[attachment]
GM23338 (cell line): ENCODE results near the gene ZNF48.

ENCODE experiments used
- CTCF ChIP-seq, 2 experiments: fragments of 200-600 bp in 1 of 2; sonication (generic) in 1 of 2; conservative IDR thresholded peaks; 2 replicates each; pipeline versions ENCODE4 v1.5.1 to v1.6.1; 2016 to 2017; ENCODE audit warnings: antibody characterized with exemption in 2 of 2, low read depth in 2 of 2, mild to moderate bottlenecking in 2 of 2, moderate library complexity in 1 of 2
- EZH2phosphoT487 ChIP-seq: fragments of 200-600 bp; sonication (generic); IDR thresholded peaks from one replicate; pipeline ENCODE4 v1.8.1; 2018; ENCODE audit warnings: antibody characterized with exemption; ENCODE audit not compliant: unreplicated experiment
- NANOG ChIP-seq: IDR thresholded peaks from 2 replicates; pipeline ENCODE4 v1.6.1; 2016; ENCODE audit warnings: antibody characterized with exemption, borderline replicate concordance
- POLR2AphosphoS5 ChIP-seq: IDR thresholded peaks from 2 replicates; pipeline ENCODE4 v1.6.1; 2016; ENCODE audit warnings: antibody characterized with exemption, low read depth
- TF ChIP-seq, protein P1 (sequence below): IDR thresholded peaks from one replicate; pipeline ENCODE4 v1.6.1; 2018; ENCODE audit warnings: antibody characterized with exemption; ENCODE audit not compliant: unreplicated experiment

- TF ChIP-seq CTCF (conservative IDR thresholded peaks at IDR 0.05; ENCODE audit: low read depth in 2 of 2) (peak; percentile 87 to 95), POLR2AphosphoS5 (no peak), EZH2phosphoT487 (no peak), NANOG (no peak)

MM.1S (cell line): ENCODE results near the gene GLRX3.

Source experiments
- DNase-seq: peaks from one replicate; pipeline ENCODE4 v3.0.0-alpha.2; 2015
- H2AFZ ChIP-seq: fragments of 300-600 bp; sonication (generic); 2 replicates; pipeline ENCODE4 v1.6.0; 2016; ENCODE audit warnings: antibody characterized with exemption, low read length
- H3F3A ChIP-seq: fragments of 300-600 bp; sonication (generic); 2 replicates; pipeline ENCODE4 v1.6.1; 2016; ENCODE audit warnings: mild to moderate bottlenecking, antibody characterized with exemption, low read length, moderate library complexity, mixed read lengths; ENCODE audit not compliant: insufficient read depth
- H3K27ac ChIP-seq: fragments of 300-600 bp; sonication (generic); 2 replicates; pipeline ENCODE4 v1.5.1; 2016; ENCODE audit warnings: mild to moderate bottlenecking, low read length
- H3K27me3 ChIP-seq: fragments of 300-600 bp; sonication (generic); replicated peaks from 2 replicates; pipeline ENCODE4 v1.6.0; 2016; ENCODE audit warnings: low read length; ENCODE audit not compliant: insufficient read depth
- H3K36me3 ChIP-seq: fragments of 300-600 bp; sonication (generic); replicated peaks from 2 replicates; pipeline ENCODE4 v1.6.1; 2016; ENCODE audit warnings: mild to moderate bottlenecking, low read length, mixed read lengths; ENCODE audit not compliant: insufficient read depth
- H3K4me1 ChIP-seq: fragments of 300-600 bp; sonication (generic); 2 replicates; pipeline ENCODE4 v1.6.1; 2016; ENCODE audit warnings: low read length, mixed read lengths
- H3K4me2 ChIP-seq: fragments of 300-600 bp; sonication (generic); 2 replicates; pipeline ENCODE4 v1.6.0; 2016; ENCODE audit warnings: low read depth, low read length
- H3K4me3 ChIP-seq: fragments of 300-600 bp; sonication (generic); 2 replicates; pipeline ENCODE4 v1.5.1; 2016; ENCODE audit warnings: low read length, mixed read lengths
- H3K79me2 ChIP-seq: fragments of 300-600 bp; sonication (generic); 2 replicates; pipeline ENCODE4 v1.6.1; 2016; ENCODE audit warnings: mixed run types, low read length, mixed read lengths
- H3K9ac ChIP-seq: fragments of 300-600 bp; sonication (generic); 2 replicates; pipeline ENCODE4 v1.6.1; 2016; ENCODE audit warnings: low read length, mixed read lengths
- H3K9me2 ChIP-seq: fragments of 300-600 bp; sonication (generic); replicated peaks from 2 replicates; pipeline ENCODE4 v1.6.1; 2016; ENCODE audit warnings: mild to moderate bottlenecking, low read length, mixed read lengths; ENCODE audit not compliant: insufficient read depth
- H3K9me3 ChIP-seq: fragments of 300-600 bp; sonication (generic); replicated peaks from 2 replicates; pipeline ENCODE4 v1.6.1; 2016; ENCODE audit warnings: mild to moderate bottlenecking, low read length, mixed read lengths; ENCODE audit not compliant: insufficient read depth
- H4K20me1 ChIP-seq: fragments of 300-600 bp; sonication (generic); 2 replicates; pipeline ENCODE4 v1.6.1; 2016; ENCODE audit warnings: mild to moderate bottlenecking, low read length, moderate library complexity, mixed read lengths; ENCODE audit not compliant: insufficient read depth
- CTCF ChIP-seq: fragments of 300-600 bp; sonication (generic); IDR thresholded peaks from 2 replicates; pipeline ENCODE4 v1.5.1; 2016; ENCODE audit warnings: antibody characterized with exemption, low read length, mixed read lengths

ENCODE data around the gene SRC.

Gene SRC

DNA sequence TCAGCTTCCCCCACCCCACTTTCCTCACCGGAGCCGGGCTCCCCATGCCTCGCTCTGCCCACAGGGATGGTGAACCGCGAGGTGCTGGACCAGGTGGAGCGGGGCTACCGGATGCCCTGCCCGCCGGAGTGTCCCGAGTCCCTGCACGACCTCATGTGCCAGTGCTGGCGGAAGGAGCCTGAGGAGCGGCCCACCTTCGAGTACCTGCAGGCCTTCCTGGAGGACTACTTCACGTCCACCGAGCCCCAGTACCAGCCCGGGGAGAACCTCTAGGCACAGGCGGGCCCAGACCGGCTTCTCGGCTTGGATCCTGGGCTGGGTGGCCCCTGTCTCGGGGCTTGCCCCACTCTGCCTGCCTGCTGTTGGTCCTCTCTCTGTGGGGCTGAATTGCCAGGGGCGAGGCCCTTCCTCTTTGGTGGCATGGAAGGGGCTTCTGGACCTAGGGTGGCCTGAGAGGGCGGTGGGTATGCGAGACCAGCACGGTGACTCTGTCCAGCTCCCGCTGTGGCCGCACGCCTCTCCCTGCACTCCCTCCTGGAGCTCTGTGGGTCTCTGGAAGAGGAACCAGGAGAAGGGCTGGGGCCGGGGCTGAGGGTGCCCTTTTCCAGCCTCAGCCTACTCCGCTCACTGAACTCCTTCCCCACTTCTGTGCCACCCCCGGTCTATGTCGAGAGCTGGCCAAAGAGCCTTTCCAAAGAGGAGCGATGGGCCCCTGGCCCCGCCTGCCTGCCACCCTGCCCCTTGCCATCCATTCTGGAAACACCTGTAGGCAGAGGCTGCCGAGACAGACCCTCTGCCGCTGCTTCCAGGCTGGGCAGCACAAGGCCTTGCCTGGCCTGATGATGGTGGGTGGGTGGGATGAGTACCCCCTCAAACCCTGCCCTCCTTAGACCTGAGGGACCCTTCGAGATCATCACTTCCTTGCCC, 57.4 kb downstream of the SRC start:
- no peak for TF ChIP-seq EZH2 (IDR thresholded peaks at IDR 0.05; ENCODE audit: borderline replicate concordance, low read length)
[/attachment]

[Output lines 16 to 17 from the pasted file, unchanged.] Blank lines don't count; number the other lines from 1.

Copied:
- H3K36me3 ChIP-seq: fragments of 300-600 bp; sonication (generic); replicated peaks from 2 replicates; pipeline ENCODE4 v1.6.1; 2016; ENCODE audit warnings: mild to moderate bottlenecking, low read length, mixed read lengths; ENCODE audit not compliant: insufficient read depth
- H3K4me1 ChIP-seq: fragments of 300-600 bp; sonication (generic); 2 replicates; pipeline ENCODE4 v1.6.1; 2016; ENCODE audit warnings: low read length, mixed read lengths